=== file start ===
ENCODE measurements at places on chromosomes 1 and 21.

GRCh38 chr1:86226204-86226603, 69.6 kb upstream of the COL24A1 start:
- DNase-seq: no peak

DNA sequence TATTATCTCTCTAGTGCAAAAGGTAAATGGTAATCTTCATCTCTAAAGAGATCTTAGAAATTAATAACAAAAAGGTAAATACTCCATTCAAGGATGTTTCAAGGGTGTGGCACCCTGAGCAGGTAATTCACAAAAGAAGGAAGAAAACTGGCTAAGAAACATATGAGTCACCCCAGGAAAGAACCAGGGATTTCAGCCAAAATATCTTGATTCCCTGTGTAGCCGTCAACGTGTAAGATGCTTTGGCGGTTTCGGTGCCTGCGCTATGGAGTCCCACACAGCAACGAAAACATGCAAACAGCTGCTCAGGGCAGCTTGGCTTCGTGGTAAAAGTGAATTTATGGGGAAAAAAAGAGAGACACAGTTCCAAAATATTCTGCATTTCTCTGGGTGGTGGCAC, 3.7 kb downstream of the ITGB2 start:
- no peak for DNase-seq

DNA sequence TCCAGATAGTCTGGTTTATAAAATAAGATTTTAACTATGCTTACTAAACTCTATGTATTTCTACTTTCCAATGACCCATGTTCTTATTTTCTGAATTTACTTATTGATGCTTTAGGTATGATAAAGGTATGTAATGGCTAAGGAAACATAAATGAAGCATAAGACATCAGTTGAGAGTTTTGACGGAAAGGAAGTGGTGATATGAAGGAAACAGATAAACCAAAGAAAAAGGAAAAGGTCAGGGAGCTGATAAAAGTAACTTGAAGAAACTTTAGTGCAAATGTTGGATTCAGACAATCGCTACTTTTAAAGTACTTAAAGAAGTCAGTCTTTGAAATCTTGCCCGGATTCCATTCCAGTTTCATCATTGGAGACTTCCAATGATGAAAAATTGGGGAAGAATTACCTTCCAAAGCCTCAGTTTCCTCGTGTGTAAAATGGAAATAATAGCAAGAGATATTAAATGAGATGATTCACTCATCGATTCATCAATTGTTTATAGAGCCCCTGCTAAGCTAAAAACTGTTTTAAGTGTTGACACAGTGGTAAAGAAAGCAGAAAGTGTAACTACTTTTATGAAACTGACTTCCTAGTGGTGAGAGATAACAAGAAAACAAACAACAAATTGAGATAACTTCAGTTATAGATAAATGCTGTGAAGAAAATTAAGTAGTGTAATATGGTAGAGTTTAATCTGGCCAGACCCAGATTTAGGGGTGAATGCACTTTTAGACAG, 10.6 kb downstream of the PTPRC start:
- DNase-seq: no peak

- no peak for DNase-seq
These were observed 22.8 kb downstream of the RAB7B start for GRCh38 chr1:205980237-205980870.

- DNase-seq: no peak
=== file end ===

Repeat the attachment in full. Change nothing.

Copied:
ENCODE measurements at places on chromosomes 1 and 21.

GRCh38 chr1:86226204-86226603, 69.6 kb upstream of the COL24A1 start:
- DNase-seq: no peak

DNA sequence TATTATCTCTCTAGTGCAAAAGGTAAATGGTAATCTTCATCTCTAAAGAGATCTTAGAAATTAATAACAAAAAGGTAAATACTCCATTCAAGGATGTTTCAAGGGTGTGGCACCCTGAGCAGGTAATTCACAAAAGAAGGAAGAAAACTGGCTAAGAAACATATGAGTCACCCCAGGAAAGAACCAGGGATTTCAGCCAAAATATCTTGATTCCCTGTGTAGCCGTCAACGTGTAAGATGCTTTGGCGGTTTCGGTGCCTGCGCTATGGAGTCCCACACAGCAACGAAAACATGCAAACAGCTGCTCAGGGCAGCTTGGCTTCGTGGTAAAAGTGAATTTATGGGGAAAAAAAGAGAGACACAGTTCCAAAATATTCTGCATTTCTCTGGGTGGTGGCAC, 3.7 kb downstream of the ITGB2 start:
- no peak for DNase-seq

DNA sequence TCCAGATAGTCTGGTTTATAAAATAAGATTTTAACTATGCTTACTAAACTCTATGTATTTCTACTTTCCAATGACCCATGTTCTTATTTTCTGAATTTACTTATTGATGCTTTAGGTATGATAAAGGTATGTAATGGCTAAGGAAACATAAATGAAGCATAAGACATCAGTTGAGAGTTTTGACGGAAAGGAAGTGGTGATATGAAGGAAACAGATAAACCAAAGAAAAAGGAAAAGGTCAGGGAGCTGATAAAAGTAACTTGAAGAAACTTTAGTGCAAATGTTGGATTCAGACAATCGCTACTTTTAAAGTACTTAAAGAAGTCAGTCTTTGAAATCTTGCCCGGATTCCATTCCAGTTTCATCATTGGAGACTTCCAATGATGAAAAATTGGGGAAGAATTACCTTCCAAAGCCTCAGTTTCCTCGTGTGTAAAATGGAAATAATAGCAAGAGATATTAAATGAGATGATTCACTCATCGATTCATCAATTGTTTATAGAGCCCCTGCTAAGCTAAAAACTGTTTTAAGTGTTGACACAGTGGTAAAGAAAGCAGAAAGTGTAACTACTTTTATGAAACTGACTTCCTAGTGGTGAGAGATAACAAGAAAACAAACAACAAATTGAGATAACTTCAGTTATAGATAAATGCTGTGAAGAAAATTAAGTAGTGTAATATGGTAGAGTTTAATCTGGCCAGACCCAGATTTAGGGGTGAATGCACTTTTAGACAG, 10.6 kb downstream of the PTPRC start:
- DNase-seq: no peak

- no peak for DNase-seq
These were observed 22.8 kb downstream of the RAB7B start for GRCh38 chr1:205980237-205980870.

- DNase-seq: no peak